Milkround launch jargon decoder

Milkround launch jargon decoder


Milkround has launched the Job Jargon Decoder, a unique tool to help decipher the often off-putting, fancy linguistics surrounding job adverts. The Jargon Decoder offers clarity on SLA and DOE’s for budding candidates, to offering guidance for employers seeking the best talent.

Surveys have repeatedly found that workers and managers alike hate jargon, which results in feelings of mistrust, frustration, and alienation. But when it comes to the ever-increasing flood of jargon in job advertisements, its effects can be even more noxious.

Milkround’s study of 2,000 recent graduates found that 71% of people can be discouraged from applying for jobs because of jargon. So people won’t be hired for positions they might excel in, and companies are failing to attract talent by communicating their needs in a cryptic way.

The survey showed that 64% feel that they can’t apply for a role if they don’t understand every part of the job description. Nearly half of respondents (47%) said they had gone to an interview without fully understanding what the job entailed.

More than half of applicants feel stressed, anxious, and nervous during job interviews. Such negative emotions are more common for women, who are significantly more likely than men (59% versus 46%) to feel stressed.

Research shows that jargon in job adverts discourages, confuses, annoys, and intimidates candidates. Some jobseekers respond by filling their applications with jargon in turn, even if they don’t understand what it means, so creating a vicious circle of mutual bafflement.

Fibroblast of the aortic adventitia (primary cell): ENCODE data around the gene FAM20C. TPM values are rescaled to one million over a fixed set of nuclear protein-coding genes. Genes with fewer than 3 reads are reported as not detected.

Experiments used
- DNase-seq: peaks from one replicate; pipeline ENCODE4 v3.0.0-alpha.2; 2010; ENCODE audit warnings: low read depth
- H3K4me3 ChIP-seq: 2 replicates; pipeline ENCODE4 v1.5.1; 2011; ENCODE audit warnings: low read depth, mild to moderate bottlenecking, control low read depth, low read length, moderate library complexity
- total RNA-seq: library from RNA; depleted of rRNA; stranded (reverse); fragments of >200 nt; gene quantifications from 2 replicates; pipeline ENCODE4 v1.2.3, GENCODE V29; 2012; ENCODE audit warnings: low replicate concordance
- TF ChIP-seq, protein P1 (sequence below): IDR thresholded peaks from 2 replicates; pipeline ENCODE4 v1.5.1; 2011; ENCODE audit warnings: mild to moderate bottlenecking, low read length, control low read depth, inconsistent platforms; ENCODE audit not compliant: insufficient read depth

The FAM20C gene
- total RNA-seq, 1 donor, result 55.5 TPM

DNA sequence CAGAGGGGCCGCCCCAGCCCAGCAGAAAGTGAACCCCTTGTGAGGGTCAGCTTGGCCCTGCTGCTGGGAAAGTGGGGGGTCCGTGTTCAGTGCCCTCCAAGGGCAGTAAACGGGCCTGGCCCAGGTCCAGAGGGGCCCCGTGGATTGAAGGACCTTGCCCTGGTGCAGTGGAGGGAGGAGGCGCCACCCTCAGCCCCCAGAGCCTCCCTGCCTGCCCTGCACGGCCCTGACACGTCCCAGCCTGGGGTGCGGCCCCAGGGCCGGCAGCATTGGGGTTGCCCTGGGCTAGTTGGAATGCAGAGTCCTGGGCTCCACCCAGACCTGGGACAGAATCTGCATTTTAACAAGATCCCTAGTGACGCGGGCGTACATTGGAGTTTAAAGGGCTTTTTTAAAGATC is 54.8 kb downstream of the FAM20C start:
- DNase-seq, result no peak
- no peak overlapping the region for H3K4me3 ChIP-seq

Three-quarters of respondents think that job-ads can be deliberately ambiguous or vague — using jargon to avoid saying precisely what is wanted. 75% would prefer adverts to be written in plain English in the first place.

For the study Milkround scanned over 32,000 job adverts posted in the last two years against a master list of the 83 worst examples of jargon. The result was that, on average, every job-ad contains 4.1 examples of jargon.

They ranked 26 industries according to the prevalence of jargon in their job adverts. The worst-behaving sector was PR, with an impressive average of 4.7 jargon terms per advert. The industry with the lowest rate of jargon, meanwhile, was construction (3.2).

Georgina Brazier at Milkround says, “Our research shows the need for businesses to offer concise information and clarity so top talent isn’t put off by jargon, abbreviations and buzz-phrases. Gone are the days of limited characters within a newspaper job ad. Employers have the scope to include clear outlines and expectations, offering budding candidates full details of the role on offer.”

“In response to the need for clarity, Milkround has created the Jargon Decoder to offer support to candidates needing guidance in navigating job ads and guidance for employers to provide clear, concise adverts.”

View the jargon buster here

Thursday, 22 August 2019

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